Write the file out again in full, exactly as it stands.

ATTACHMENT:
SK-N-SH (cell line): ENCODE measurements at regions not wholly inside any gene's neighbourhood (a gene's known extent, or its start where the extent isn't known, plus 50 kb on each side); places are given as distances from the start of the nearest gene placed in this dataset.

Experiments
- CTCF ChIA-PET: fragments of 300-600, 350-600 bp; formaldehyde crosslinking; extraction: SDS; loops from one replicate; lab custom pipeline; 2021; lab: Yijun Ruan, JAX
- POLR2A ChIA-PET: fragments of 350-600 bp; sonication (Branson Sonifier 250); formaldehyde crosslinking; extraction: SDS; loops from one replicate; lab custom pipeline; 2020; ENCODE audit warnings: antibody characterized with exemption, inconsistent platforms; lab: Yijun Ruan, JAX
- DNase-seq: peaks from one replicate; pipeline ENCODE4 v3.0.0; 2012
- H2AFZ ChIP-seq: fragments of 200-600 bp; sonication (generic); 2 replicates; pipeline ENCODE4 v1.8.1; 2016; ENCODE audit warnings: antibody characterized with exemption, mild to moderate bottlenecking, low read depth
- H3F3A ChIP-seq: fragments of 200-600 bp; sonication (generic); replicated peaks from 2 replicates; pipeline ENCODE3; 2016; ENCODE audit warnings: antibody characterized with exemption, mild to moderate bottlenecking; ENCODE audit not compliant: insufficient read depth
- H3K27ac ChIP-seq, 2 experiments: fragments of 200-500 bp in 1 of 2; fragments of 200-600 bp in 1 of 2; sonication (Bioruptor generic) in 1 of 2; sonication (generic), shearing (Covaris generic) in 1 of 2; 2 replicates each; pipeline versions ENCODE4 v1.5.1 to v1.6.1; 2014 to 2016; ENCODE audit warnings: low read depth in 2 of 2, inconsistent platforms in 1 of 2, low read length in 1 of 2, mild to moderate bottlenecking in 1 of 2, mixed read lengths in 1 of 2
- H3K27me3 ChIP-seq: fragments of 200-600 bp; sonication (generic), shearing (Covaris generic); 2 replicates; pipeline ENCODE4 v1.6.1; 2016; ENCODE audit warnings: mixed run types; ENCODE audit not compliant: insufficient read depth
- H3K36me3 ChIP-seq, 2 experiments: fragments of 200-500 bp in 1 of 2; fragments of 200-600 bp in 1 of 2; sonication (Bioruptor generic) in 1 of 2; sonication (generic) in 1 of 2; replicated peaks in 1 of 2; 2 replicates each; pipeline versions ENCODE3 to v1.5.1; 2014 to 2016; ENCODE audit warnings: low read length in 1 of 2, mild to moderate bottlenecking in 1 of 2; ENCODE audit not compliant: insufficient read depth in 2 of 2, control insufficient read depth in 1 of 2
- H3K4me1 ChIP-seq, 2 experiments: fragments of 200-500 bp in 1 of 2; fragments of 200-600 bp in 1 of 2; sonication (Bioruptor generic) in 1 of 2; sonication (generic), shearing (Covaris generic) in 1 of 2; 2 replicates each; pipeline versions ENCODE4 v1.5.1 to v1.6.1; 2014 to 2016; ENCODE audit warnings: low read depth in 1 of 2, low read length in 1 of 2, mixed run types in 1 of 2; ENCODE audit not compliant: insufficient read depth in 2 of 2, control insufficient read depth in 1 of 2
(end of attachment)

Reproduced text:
SK-N-SH (cell line): ENCODE measurements at regions not wholly inside any gene's neighbourhood (a gene's known extent, or its start where the extent isn't known, plus 50 kb on each side); places are given as distances from the start of the nearest gene placed in this dataset.

Experiments
- CTCF ChIA-PET: fragments of 300-600, 350-600 bp; formaldehyde crosslinking; extraction: SDS; loops from one replicate; lab custom pipeline; 2021; lab: Yijun Ruan, JAX
- POLR2A ChIA-PET: fragments of 350-600 bp; sonication (Branson Sonifier 250); formaldehyde crosslinking; extraction: SDS; loops from one replicate; lab custom pipeline; 2020; ENCODE audit warnings: antibody characterized with exemption, inconsistent platforms; lab: Yijun Ruan, JAX
- DNase-seq: peaks from one replicate; pipeline ENCODE4 v3.0.0; 2012
- H2AFZ ChIP-seq: fragments of 200-600 bp; sonication (generic); 2 replicates; pipeline ENCODE4 v1.8.1; 2016; ENCODE audit warnings: antibody characterized with exemption, mild to moderate bottlenecking, low read depth
- H3F3A ChIP-seq: fragments of 200-600 bp; sonication (generic); replicated peaks from 2 replicates; pipeline ENCODE3; 2016; ENCODE audit warnings: antibody characterized with exemption, mild to moderate bottlenecking; ENCODE audit not compliant: insufficient read depth
- H3K27ac ChIP-seq, 2 experiments: fragments of 200-500 bp in 1 of 2; fragments of 200-600 bp in 1 of 2; sonication (Bioruptor generic) in 1 of 2; sonication (generic), shearing (Covaris generic) in 1 of 2; 2 replicates each; pipeline versions ENCODE4 v1.5.1 to v1.6.1; 2014 to 2016; ENCODE audit warnings: low read depth in 2 of 2, inconsistent platforms in 1 of 2, low read length in 1 of 2, mild to moderate bottlenecking in 1 of 2, mixed read lengths in 1 of 2
- H3K27me3 ChIP-seq: fragments of 200-600 bp; sonication (generic), shearing (Covaris generic); 2 replicates; pipeline ENCODE4 v1.6.1; 2016; ENCODE audit warnings: mixed run types; ENCODE audit not compliant: insufficient read depth
- H3K36me3 ChIP-seq, 2 experiments: fragments of 200-500 bp in 1 of 2; fragments of 200-600 bp in 1 of 2; sonication (Bioruptor generic) in 1 of 2; sonication (generic) in 1 of 2; replicated peaks in 1 of 2; 2 replicates each; pipeline versions ENCODE3 to v1.5.1; 2014 to 2016; ENCODE audit warnings: low read length in 1 of 2, mild to moderate bottlenecking in 1 of 2; ENCODE audit not compliant: insufficient read depth in 2 of 2, control insufficient read depth in 1 of 2
- H3K4me1 ChIP-seq, 2 experiments: fragments of 200-500 bp in 1 of 2; fragments of 200-600 bp in 1 of 2; sonication (Bioruptor generic) in 1 of 2; sonication (generic), shearing (Covaris generic) in 1 of 2; 2 replicates each; pipeline versions ENCODE4 v1.5.1 to v1.6.1; 2014 to 2016; ENCODE audit warnings: low read depth in 1 of 2, low read length in 1 of 2, mixed run types in 1 of 2; ENCODE audit not compliant: insufficient read depth in 2 of 2, control insufficient read depth in 1 of 2